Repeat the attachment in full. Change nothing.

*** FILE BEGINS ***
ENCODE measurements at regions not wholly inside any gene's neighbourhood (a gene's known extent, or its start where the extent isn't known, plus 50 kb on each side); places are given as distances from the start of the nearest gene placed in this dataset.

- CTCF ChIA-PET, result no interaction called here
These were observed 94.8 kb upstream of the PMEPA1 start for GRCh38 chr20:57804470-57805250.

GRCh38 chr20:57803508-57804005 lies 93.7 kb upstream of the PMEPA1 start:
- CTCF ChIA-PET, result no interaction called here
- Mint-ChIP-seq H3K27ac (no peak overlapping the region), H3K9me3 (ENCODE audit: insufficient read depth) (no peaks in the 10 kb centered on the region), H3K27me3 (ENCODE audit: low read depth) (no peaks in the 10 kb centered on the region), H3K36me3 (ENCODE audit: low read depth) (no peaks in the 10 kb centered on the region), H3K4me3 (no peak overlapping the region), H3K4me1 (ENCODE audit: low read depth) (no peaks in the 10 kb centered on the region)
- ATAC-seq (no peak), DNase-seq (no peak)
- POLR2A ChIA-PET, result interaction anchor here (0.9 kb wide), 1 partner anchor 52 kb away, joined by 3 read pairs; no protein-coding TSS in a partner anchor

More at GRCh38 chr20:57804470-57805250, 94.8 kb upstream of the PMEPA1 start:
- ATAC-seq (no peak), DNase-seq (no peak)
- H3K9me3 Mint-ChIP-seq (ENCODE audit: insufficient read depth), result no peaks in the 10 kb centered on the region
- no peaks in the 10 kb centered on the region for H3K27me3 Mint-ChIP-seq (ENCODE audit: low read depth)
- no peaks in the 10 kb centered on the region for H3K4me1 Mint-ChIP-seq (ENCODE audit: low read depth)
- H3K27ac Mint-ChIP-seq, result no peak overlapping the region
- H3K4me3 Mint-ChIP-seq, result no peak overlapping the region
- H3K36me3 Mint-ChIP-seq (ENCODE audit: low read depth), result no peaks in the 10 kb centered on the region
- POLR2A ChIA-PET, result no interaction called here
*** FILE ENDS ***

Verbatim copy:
ENCODE measurements at regions not wholly inside any gene's neighbourhood (a gene's known extent, or its start where the extent isn't known, plus 50 kb on each side); places are given as distances from the start of the nearest gene placed in this dataset.

- CTCF ChIA-PET, result no interaction called here
These were observed 94.8 kb upstream of the PMEPA1 start for GRCh38 chr20:57804470-57805250.

GRCh38 chr20:57803508-57804005 lies 93.7 kb upstream of the PMEPA1 start:
- CTCF ChIA-PET, result no interaction called here
- Mint-ChIP-seq H3K27ac (no peak overlapping the region), H3K9me3 (ENCODE audit: insufficient read depth) (no peaks in the 10 kb centered on the region), H3K27me3 (ENCODE audit: low read depth) (no peaks in the 10 kb centered on the region), H3K36me3 (ENCODE audit: low read depth) (no peaks in the 10 kb centered on the region), H3K4me3 (no peak overlapping the region), H3K4me1 (ENCODE audit: low read depth) (no peaks in the 10 kb centered on the region)
- ATAC-seq (no peak), DNase-seq (no peak)
- POLR2A ChIA-PET, result interaction anchor here (0.9 kb wide), 1 partner anchor 52 kb away, joined by 3 read pairs; no protein-coding TSS in a partner anchor

More at GRCh38 chr20:57804470-57805250, 94.8 kb upstream of the PMEPA1 start:
- ATAC-seq (no peak), DNase-seq (no peak)
- H3K9me3 Mint-ChIP-seq (ENCODE audit: insufficient read depth), result no peaks in the 10 kb centered on the region
- no peaks in the 10 kb centered on the region for H3K27me3 Mint-ChIP-seq (ENCODE audit: low read depth)
- no peaks in the 10 kb centered on the region for H3K4me1 Mint-ChIP-seq (ENCODE audit: low read depth)
- H3K27ac Mint-ChIP-seq, result no peak overlapping the region
- H3K4me3 Mint-ChIP-seq, result no peak overlapping the region
- H3K36me3 Mint-ChIP-seq (ENCODE audit: low read depth), result no peaks in the 10 kb centered on the region
- POLR2A ChIA-PET, result no interaction called here